Voice professor juggles teaching, performing
Last year, the College of Fine Arts gained a new faculty member in assistant professor of voice Jennifer Aylmer.
Born in Long Island, New York City, Aylmer — a soprano — grew up wanting to sing, commenting, “I always wanted to be an entertainer, and music just happens to be what I do best.” Contrary to what one would assume, she did not enter college knowing she wanted to sing opera. “I discovered there were hundreds of years of music that I had not yet thought to discover, and it’s worth discovering, so I ended up in the classical field,” she said.
After receiving her bachelor’s degree from the Eastman School of Music, Aylmer began her master’s degree at The Juilliard School. However, she did not complete her master’s and instead chose to enroll in the Juilliard Opera Center, after which she became a young artist at the Houston Opera School.
“Eastman was a very intensive academic program,” Aylmer explained, “and I really wanted more performance experience.”
The experience certainly paid off, as Aylmer successfully launched her opera career in 2005 with a debut in Tobias Pickler’s An American Tragedy at the Metropolitan Opera in New York City. Aylmer has since performed many roles, including Susanna in The Marriage of Figaro, Despina in Cosi fan tutte, Berta in The Barber of Seville, Gretel in Hansel and Gretel, and Kathie in The Student Prince.
Aylmer mainly sings in English and Italian, but she enjoys performing in all languages and finds Czech to be the most difficult to sing. When asked which language she prefers to hear, Aylmer gave a different response: “I prefer to listen to great singers singing great operas.”
The life of an opera singer may be taxing, but the life of an opera singer who also teaches and holds recitals is especially difficult. “The travel schedule can be really grueling,” Aylmer said. “If you’re doing back-to-back performances, you may be living out of a suitcase for six, seven months at a time.”
In fact, although Aylmer teaches here at Carnegie Mellon, she calls Brooklyn, N.Y. home. It is a career of constant flights and long drives. “It can be a lonely life,” admits Aylmer, “but ultimately, it can be really rewarding and very fulfilling.”
Despite the fact that Aylmer is constantly traveling for performances, a handful of Carnegie Mellon students have the honor of calling her their teacher.
“I love teaching, I love music, and I love being able to share what I’ve experienced in my life with the next generation of singers. Honestly, discovering repertoire through my students is like recharging my artistic battery,”Aylmer said.
Her students think very highly of her. Campbell Rogers, a junior Bachelor of Science and Arts student in mathematics and vocal performance (and a mezzo-soprano) said, “Her talent inspires me to be the best student that I can be and learn as much from her as I can while I’m here.”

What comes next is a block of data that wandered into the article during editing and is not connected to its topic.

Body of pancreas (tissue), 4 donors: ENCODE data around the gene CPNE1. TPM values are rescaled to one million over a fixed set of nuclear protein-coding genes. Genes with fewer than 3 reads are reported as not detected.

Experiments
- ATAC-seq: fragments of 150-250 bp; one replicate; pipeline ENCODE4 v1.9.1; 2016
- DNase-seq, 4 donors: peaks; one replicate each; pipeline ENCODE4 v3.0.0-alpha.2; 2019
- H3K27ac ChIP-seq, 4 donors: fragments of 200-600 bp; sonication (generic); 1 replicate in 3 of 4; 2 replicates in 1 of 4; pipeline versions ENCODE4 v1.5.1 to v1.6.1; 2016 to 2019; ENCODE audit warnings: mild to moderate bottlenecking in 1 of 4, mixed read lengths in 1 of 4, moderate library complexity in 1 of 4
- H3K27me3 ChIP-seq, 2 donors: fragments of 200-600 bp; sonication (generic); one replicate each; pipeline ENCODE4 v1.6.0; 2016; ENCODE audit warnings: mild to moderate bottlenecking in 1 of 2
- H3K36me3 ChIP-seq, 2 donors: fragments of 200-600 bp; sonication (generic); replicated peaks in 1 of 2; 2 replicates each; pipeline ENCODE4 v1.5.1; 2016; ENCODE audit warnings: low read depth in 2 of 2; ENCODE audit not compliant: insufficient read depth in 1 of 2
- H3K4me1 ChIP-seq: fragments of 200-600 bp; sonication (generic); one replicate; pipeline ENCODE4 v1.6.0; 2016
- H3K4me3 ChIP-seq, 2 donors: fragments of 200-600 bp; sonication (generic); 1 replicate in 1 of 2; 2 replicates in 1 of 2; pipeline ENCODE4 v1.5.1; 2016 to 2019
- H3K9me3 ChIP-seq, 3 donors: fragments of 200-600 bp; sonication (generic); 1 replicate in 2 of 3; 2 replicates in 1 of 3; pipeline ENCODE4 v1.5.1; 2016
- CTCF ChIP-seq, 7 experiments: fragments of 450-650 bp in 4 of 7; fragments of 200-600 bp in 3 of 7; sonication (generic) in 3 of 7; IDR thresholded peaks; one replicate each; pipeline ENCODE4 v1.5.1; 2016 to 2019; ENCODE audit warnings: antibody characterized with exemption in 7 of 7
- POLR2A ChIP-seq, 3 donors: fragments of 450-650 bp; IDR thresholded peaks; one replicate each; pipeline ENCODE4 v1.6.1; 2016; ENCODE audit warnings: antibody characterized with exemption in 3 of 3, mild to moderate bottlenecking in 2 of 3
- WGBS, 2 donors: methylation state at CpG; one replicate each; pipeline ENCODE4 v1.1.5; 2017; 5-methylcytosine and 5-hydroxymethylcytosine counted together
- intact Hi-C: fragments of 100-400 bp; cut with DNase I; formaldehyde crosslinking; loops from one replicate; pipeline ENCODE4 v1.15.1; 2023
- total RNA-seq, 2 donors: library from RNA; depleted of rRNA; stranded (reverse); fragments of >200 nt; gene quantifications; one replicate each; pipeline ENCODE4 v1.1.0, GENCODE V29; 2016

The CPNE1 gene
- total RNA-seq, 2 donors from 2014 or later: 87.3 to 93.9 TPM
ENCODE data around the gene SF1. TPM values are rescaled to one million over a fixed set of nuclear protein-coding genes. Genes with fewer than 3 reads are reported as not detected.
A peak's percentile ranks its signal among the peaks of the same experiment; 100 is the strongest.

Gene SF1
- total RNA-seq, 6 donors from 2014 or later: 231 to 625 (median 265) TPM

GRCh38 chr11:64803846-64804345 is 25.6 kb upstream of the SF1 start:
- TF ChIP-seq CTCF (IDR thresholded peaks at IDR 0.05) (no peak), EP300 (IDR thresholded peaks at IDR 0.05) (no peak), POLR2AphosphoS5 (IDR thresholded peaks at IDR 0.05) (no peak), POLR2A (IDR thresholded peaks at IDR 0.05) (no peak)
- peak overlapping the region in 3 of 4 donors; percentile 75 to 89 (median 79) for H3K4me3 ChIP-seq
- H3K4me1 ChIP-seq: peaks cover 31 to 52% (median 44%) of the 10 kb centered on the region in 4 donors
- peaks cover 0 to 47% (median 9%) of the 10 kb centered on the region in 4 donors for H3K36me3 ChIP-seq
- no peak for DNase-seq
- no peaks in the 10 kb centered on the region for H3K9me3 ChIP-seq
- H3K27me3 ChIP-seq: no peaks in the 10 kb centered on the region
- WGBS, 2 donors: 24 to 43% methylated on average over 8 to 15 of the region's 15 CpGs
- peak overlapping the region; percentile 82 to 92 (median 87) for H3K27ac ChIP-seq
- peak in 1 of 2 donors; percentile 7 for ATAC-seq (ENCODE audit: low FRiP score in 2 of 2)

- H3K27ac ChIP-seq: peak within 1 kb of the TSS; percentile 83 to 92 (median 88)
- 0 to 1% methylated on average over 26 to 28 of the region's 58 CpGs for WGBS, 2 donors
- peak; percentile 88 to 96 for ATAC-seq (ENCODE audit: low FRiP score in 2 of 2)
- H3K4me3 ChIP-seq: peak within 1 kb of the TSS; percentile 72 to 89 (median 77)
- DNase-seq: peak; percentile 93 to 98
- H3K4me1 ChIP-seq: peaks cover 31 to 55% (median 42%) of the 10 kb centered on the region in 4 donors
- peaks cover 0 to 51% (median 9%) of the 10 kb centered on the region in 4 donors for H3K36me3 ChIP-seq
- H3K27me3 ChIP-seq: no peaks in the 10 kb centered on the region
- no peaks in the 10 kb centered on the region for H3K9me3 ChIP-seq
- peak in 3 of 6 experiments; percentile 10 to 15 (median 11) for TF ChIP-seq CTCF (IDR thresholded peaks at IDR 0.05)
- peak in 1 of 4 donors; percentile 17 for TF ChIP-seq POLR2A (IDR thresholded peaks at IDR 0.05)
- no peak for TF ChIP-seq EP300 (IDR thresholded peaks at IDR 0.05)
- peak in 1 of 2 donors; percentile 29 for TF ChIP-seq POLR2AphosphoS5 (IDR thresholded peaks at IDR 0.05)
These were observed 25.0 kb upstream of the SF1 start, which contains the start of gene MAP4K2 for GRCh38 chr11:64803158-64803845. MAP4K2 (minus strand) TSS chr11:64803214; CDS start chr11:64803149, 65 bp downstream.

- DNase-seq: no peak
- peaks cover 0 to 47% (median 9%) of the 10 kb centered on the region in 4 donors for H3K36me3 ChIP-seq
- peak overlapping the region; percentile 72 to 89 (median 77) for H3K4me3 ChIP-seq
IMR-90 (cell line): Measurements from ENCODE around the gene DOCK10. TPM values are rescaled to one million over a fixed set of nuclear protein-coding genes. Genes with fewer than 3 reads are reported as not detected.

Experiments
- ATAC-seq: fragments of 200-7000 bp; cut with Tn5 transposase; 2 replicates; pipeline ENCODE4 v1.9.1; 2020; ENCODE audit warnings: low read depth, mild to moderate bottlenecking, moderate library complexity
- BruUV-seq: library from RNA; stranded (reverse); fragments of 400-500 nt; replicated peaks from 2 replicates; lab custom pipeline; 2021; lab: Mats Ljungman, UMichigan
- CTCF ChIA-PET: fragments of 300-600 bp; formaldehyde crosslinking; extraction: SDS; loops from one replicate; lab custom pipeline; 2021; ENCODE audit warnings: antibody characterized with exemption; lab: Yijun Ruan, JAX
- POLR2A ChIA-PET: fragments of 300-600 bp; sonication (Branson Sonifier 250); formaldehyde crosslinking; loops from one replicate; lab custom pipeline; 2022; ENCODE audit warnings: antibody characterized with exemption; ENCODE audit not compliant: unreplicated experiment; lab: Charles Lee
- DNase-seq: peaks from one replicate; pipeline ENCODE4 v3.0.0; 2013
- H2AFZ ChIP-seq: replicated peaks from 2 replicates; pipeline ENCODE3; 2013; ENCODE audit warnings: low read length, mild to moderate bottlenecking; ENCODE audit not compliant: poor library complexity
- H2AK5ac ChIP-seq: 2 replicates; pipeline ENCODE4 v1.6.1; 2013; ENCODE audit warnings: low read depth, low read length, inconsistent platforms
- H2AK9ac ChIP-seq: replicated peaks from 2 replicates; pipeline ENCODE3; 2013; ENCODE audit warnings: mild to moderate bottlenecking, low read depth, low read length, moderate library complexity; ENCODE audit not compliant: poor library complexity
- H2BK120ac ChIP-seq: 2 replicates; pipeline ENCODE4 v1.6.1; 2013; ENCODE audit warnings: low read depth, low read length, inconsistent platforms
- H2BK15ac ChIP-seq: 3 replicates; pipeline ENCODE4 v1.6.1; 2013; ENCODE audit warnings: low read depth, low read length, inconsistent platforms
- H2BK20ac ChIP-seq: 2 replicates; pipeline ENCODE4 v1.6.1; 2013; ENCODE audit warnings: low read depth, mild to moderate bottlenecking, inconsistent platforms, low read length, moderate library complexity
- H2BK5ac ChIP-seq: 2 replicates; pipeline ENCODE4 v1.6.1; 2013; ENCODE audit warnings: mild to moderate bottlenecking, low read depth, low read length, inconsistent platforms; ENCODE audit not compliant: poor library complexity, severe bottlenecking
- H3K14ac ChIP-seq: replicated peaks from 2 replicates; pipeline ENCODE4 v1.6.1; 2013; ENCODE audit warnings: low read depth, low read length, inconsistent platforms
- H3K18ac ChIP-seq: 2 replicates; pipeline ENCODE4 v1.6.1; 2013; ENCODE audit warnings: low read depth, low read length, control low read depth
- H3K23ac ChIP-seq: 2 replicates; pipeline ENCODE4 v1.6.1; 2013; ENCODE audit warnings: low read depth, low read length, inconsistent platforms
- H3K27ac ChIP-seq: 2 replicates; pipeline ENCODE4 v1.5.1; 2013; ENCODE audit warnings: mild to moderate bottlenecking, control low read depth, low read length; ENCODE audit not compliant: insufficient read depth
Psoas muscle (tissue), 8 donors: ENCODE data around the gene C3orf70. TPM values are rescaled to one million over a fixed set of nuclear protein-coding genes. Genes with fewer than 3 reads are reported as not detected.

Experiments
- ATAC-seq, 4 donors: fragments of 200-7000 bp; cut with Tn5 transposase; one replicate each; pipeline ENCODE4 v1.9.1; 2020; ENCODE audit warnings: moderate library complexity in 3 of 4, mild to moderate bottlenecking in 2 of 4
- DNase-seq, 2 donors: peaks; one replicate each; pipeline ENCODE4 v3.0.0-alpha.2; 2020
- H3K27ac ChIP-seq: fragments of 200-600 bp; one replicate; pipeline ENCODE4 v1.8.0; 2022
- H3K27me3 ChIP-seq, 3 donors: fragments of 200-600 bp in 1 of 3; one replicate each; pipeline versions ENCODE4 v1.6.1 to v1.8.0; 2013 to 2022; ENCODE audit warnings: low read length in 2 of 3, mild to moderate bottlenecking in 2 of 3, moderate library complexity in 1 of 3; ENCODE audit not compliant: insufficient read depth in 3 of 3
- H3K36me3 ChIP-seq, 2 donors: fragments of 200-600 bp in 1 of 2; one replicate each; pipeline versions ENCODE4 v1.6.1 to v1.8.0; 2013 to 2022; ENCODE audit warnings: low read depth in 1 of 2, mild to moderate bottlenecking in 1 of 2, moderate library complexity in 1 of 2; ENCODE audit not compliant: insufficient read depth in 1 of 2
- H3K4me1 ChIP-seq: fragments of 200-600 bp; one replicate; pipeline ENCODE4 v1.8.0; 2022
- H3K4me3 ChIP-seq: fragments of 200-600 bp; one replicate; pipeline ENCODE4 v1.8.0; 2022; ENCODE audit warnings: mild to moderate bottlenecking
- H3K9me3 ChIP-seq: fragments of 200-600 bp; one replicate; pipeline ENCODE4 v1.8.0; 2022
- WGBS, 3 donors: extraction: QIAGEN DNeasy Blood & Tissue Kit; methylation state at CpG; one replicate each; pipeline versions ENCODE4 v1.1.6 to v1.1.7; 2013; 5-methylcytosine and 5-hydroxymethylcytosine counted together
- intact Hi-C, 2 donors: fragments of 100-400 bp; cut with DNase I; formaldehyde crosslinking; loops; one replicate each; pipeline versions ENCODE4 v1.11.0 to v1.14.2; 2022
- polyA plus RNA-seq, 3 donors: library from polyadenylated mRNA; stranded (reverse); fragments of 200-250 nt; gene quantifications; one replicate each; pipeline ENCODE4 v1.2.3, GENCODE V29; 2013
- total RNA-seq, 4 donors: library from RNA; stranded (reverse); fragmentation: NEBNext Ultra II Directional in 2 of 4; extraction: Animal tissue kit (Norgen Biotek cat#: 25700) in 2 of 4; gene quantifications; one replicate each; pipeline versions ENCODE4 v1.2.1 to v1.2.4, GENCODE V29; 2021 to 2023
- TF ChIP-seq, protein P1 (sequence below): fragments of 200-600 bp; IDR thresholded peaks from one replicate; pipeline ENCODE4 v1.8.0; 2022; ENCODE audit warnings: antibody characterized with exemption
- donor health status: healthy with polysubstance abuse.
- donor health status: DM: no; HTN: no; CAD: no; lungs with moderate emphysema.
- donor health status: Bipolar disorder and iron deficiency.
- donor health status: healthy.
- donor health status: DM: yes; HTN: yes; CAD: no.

When she isn’t singing in a large-scale performance or teaching at Carnegie Mellon, Aylmer holds recitals. Alymer gave her latest recital at Carnegie Mellon on Nov. 8 in Kresge Theatre, where she performed a series of 20th century pieces with composers ranging from Eduard Toldrà and Richard Strauss to Dmitri Shostakovich and Kevin Puts.
Planning a recital takes a lot of work, Aylmer explained, but in many ways, recitals are more fun than operas because “in a recital, you can just be yourself. You can just tell stories that appeal to you. And you can just use the words of somebody else to express how you feel.”
Aylmer urges her students to say what they want to say through both the music and the text when choosing their own repertoire. She compares the repertoire of a recital to a five-course meal: “You want to start with something that hits your palate and makes you feel good, and then you have a refresher, or a different taste experience, and then, before the big protein, you might want to have a little soup, a little salad, then you get the meat of the program.”
Even when she is not acting out a particular persona during recitals, Aylmer maintains a fun personality, giving character to her songs and leaving an emotional impact on the audience. It is often difficult to make the audience laugh and cry through song, but Aylmer certainly managed to do so at her Nov. 8 recital. This personality that Aylmer instills in her music is purely her own, but she mentions multiple role models who have affected her as a singer, including Masako Toribara, a former lecturer of voice at Eastman, and Rita Shane, a former leading soprano with the Metropolitan Opera.
Overall, Aylmer believes that there are many paths to success. “For me, I would like to feel fulfilled in what it is I am doing at that time. At this stage of my life, I feel that I’ve earned the right to enjoy my own experiences artistically.”
Despite these difficulties, Aylmer still finds time to balance family and friends with her musical life. In the near future, Aylmer will be singing a recital at Virginia Tech, teaching a masterclass at Shenandoah University in Virginia and one in Washington, D.C. — and of course, working with her students at Carnegie Mellon.